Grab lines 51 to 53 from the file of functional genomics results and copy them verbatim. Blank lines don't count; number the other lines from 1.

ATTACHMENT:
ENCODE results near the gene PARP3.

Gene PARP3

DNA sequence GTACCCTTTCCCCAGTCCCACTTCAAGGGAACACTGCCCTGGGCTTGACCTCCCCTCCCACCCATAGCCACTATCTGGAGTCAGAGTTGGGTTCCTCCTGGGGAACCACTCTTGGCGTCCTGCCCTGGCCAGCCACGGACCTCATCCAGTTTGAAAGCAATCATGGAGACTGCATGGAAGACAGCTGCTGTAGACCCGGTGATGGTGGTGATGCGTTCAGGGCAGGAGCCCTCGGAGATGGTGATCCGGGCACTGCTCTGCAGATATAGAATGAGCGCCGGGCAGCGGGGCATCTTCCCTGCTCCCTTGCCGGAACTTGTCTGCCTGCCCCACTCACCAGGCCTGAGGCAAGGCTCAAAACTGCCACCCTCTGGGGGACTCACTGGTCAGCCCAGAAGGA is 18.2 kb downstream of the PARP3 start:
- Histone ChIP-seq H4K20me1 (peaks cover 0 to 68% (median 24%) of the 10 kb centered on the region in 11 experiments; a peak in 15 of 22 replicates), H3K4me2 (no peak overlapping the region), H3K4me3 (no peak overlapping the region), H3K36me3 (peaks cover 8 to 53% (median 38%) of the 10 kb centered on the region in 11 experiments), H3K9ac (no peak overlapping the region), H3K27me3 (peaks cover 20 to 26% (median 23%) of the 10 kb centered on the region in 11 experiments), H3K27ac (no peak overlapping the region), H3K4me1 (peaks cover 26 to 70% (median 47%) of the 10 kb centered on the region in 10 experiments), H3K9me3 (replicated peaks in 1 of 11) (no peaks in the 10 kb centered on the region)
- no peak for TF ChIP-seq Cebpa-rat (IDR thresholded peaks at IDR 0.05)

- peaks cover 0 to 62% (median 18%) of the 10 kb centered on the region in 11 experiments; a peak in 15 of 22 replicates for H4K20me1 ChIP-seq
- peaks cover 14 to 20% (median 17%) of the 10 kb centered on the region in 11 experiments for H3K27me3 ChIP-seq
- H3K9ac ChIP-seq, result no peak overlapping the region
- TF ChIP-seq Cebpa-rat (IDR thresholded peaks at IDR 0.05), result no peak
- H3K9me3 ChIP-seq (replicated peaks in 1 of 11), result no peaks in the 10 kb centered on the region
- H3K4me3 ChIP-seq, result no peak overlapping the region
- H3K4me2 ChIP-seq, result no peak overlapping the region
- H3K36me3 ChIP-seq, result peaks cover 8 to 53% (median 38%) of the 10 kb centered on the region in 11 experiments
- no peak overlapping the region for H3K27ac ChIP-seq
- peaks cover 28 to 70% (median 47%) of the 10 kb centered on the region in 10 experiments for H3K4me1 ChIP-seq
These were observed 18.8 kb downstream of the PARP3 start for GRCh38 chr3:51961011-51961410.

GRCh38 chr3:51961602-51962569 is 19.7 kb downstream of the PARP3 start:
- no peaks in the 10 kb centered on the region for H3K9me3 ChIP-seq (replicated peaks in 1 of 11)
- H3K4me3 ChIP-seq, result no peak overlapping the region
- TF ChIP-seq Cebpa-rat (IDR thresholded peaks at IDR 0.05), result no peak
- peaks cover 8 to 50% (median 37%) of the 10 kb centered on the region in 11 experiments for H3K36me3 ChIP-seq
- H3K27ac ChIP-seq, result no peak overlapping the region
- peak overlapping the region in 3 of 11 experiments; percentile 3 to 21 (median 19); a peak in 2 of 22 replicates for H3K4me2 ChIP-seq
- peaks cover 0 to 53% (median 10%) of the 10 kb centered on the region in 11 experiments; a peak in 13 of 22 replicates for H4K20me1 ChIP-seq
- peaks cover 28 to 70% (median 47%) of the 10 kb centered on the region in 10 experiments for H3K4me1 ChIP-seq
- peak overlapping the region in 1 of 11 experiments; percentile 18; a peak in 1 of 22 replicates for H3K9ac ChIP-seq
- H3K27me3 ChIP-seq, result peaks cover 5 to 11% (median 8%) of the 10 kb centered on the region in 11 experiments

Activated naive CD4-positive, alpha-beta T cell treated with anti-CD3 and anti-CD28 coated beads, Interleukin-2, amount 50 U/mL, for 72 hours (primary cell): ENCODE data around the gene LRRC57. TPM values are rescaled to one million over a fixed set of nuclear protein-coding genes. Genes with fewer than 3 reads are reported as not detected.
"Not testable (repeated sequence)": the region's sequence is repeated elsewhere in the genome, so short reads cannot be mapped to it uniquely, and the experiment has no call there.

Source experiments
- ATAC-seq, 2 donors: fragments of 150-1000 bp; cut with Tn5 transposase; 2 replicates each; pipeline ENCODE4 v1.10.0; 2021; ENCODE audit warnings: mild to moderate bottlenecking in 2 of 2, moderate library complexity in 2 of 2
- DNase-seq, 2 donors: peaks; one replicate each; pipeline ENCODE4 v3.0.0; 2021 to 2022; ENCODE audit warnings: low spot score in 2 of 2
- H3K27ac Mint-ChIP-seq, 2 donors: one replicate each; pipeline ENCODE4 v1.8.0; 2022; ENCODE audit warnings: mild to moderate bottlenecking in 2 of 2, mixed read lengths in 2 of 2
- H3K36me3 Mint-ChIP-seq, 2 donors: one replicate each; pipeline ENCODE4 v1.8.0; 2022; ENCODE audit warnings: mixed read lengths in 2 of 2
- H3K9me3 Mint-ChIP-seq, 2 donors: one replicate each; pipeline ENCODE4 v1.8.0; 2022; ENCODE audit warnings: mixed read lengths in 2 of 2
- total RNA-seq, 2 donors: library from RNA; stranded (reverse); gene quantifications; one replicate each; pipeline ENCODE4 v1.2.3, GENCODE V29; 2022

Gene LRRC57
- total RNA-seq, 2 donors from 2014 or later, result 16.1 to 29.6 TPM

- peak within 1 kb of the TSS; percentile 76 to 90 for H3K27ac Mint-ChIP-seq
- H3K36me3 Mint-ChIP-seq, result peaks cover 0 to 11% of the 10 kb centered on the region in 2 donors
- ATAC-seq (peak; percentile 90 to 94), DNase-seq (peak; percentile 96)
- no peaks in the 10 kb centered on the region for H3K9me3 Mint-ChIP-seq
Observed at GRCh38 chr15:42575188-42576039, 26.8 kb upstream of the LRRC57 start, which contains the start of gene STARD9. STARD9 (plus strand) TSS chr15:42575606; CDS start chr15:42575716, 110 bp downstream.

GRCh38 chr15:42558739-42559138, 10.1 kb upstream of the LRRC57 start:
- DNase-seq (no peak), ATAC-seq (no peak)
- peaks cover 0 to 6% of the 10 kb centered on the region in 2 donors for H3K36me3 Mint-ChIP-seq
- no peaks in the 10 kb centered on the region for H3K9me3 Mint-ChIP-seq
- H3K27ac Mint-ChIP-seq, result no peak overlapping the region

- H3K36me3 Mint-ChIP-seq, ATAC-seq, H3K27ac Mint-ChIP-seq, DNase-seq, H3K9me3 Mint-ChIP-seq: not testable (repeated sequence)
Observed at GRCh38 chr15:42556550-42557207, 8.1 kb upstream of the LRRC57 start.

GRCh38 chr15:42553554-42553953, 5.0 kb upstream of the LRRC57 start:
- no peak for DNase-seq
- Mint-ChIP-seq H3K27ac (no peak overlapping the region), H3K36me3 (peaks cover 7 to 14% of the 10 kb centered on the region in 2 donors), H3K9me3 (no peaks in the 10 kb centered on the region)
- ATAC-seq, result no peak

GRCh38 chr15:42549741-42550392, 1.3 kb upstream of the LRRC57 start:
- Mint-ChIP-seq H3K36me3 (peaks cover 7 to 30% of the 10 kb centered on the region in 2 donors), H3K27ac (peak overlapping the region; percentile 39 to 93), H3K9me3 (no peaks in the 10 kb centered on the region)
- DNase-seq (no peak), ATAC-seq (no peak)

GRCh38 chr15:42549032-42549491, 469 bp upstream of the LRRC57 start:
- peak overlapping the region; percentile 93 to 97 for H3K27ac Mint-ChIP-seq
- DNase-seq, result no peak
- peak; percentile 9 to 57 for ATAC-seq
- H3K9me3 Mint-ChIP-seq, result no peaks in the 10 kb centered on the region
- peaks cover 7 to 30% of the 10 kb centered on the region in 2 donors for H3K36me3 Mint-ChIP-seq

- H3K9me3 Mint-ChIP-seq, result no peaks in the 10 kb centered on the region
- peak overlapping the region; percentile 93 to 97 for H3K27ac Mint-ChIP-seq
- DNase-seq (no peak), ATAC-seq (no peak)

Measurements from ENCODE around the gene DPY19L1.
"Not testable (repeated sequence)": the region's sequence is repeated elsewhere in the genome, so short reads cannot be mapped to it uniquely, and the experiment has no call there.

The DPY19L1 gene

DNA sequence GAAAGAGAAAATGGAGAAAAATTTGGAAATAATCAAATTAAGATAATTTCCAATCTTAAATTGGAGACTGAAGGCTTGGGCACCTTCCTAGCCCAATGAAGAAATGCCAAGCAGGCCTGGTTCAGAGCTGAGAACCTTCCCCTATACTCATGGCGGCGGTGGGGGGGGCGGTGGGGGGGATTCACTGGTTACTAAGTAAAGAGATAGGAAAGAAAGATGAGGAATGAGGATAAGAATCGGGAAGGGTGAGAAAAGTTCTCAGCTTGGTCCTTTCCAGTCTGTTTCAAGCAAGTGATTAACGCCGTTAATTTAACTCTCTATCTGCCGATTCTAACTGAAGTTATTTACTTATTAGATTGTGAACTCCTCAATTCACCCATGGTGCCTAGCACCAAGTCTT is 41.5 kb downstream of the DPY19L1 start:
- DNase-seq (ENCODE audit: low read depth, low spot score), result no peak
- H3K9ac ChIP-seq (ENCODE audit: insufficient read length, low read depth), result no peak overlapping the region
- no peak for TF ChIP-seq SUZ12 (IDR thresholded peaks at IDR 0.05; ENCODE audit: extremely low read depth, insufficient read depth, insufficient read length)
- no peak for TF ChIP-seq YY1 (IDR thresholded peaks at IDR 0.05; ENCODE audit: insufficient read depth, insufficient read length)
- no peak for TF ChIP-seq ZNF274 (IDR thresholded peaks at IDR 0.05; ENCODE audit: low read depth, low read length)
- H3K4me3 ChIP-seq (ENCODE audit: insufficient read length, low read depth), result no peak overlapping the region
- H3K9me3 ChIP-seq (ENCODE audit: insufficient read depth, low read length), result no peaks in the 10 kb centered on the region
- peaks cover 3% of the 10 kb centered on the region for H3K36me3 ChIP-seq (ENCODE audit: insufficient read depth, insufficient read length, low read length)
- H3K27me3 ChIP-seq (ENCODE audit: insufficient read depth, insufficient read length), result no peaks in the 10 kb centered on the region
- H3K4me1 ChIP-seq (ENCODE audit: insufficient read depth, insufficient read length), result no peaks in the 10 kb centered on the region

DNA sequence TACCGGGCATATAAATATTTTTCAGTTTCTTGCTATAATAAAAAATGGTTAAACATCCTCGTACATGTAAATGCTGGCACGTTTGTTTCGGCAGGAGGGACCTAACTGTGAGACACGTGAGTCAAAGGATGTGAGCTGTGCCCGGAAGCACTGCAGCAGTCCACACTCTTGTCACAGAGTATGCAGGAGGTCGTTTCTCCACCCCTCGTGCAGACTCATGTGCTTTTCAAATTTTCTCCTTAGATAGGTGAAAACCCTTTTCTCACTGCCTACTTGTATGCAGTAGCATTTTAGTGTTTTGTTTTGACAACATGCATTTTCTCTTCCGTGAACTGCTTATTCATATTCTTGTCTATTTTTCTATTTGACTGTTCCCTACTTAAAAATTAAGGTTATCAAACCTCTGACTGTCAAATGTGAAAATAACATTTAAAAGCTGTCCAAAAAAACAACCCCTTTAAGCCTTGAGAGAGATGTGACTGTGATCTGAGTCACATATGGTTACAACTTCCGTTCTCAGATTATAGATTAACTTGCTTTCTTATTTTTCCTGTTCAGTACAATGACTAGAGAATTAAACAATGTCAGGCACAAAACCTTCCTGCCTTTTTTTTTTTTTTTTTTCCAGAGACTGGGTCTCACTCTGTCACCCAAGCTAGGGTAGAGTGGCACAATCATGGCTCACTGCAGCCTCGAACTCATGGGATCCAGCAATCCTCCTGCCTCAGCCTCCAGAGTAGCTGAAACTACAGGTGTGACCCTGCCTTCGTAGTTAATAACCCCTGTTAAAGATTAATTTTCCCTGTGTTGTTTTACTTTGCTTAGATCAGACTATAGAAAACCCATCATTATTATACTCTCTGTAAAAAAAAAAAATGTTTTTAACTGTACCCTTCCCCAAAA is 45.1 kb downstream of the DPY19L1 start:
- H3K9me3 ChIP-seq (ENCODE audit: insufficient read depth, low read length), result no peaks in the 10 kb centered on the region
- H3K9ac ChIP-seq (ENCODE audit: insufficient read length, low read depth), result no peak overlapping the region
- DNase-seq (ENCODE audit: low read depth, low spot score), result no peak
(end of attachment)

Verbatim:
GRCh38 chr15:42553554-42553953, 5.0 kb upstream of the LRRC57 start:
- no peak for DNase-seq
- Mint-ChIP-seq H3K27ac (no peak overlapping the region), H3K36me3 (peaks cover 7 to 14% of the 10 kb centered on the region in 2 donors), H3K9me3 (no peaks in the 10 kb centered on the region)